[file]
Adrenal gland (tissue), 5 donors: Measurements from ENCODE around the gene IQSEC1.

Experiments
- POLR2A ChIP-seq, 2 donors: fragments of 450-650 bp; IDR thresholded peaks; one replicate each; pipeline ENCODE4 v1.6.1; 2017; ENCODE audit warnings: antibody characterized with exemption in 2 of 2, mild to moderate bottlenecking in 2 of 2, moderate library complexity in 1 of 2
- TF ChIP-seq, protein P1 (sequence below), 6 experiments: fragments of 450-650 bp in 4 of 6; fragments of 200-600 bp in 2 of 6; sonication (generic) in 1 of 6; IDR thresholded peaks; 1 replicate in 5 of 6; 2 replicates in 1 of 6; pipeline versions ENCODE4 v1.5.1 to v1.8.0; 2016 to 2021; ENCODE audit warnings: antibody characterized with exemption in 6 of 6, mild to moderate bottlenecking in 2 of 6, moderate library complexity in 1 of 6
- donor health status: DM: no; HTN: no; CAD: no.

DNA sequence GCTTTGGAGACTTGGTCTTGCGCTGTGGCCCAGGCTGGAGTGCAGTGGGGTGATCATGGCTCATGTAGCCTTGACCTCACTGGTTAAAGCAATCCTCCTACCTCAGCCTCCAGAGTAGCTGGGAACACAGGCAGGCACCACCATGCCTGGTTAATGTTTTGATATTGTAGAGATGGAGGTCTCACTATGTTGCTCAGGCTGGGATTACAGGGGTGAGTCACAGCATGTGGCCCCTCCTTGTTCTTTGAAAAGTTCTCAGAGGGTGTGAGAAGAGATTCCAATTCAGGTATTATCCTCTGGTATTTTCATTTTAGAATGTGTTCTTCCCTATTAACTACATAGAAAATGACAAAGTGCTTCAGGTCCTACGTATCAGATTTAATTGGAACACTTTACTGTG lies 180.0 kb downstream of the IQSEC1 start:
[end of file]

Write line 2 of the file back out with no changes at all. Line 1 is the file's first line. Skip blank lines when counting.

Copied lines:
Experiments